The province of Alicante is famous for its beaches – known as the Costa Blanca – that stretch for some 200km (124 miles) and have been attracting visitors for decades.

Aside from the Mediterranean Sea, Alicante is bordered by the provinces of Murcia to the southwest, Albacete to the west and Valencia to the north. The province marks the southern end of the autonomous Valencian Community and has both Castilian Spanish and Valencian, a form of Catalan, as official languages.

The capital city, Alicante, is a lively town with a buzzing nightlife of tapas and cocktail bars in the slightly crumbling El Barrio old town, and glitzier options by the bobbing yachts in the harbour. Its rich history is hard to escape, the whole city overlooked by the 9th century Moorish Santa Bárbara Castle sat atop Mount Benacantil.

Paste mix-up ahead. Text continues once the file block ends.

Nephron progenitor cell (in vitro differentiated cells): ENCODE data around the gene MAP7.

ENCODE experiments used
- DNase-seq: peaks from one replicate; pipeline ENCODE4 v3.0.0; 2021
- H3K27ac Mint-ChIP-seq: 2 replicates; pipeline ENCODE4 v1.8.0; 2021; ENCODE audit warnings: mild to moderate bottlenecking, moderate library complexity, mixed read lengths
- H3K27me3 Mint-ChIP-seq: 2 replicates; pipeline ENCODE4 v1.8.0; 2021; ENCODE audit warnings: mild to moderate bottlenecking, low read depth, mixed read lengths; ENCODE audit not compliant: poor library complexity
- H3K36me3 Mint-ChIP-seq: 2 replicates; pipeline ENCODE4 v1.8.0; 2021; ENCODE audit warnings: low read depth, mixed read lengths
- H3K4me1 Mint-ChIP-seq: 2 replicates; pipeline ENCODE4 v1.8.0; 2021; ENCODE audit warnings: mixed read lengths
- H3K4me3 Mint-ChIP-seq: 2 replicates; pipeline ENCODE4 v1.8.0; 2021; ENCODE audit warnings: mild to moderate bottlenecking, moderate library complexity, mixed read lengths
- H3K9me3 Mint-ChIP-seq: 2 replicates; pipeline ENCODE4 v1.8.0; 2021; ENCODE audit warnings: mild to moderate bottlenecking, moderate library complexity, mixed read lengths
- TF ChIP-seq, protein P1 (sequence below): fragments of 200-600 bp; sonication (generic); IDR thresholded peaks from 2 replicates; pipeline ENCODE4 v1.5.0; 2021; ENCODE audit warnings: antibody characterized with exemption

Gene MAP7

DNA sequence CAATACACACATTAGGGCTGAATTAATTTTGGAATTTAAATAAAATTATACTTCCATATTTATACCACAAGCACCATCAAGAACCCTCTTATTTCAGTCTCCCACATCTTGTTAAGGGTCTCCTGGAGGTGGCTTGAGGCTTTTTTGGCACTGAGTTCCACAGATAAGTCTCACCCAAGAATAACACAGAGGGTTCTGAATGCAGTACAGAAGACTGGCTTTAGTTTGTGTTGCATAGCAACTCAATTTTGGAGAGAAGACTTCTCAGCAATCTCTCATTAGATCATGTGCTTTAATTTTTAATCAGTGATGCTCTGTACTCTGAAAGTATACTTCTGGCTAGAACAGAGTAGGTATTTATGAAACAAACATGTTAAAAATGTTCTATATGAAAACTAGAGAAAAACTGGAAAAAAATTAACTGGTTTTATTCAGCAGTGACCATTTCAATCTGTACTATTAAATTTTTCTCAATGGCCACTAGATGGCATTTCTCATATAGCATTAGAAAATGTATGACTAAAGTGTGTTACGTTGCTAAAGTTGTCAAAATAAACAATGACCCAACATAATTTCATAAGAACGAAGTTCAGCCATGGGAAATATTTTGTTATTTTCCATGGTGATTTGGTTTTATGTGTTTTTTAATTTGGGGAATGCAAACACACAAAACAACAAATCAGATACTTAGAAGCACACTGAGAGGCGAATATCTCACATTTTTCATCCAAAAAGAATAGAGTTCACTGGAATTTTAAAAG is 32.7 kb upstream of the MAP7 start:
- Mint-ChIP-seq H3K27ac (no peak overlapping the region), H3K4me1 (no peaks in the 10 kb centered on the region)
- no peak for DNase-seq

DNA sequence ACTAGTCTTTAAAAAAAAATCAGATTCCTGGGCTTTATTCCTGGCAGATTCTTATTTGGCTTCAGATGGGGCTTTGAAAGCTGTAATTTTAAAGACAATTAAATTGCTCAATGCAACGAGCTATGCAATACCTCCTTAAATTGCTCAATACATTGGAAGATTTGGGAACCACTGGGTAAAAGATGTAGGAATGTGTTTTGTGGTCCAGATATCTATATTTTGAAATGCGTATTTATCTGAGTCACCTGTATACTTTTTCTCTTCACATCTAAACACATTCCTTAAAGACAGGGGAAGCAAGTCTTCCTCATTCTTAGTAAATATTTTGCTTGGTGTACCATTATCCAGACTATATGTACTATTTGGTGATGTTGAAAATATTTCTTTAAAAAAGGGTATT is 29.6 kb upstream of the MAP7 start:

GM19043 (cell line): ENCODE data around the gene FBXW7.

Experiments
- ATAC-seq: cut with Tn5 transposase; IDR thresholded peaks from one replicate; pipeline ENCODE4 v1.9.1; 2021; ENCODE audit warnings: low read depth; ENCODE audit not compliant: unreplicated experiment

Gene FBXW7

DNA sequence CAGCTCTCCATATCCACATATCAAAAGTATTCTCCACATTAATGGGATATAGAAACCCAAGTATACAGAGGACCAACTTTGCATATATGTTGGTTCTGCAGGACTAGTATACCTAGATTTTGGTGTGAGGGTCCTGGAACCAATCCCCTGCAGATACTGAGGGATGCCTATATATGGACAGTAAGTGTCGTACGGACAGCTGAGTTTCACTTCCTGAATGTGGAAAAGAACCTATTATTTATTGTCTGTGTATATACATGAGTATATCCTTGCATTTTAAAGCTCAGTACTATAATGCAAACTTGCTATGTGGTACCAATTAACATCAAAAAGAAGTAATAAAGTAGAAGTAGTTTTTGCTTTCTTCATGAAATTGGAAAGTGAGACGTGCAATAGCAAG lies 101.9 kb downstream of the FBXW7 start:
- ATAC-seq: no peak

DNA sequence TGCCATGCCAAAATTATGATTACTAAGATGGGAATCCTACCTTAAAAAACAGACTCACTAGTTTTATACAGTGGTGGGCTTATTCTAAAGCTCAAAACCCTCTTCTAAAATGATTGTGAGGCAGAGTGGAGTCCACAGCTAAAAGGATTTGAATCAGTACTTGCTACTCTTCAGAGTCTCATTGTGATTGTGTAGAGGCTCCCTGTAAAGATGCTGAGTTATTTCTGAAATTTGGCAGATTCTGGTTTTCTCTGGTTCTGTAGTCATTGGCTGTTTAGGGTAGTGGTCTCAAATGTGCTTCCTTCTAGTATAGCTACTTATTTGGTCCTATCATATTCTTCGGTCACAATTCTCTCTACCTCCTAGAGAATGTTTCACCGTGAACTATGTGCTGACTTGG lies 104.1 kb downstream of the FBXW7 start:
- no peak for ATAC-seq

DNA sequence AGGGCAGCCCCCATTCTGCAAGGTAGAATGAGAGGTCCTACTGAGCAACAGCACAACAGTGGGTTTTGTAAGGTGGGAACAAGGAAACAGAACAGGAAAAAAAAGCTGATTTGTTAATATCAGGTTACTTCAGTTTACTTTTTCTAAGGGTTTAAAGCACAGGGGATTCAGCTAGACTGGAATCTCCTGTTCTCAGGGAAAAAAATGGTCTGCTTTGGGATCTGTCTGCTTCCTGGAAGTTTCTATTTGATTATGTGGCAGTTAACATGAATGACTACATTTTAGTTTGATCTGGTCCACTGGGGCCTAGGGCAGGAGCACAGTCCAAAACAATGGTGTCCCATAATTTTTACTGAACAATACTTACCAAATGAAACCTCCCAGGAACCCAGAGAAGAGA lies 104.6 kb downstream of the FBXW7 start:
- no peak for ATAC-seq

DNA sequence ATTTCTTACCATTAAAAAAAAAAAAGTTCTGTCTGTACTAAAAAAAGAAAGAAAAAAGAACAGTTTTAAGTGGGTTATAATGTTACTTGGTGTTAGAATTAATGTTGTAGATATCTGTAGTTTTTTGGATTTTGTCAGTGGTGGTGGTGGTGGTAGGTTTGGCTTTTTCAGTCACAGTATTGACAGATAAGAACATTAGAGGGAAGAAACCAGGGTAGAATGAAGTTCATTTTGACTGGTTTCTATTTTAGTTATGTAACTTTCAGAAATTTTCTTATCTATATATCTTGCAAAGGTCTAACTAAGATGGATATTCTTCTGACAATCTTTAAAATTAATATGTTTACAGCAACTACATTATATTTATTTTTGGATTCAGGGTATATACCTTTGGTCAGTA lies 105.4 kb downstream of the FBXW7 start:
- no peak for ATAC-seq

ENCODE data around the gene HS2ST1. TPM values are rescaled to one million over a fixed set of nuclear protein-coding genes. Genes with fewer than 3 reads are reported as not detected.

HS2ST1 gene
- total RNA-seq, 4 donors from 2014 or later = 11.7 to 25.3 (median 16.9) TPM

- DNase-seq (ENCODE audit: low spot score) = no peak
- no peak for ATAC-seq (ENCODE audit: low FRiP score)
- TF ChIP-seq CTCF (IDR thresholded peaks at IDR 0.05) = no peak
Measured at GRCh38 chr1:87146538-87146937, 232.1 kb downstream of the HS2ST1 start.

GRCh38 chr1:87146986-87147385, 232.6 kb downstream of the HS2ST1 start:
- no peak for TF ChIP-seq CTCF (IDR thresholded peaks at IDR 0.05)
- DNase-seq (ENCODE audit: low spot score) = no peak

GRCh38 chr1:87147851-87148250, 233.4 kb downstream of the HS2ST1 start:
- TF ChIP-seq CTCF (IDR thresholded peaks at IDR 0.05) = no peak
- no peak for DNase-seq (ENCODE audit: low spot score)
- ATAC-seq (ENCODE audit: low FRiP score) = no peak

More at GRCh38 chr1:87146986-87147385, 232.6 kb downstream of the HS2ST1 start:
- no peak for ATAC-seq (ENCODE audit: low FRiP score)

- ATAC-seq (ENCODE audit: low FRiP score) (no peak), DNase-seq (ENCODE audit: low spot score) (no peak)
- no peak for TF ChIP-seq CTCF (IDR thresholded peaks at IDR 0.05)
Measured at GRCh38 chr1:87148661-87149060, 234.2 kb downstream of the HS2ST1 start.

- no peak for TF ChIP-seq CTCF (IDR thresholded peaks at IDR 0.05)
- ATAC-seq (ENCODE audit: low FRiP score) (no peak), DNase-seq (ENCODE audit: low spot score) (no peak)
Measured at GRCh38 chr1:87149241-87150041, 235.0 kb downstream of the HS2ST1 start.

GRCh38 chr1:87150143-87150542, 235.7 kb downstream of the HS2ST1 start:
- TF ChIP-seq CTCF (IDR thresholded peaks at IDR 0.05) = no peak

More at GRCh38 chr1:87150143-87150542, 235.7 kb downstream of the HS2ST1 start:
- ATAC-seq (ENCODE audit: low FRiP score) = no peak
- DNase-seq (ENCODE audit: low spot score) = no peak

Away from some of the busier resorts, the rest of the coast is dotted with a handful of fishing villages and towns left relatively untouched, such as Altea, Xabia and Denia. The unassuming town of Elche is a palimpsest of regional history with remains left by the Greeks, Carthaginians, Romans and Arabs.

Head inland and into the green mountains to find the odd vineyard, orange groves and authentic villages where siestas are still religiously adhered to, with local customs and culture still very much a part of everyday life.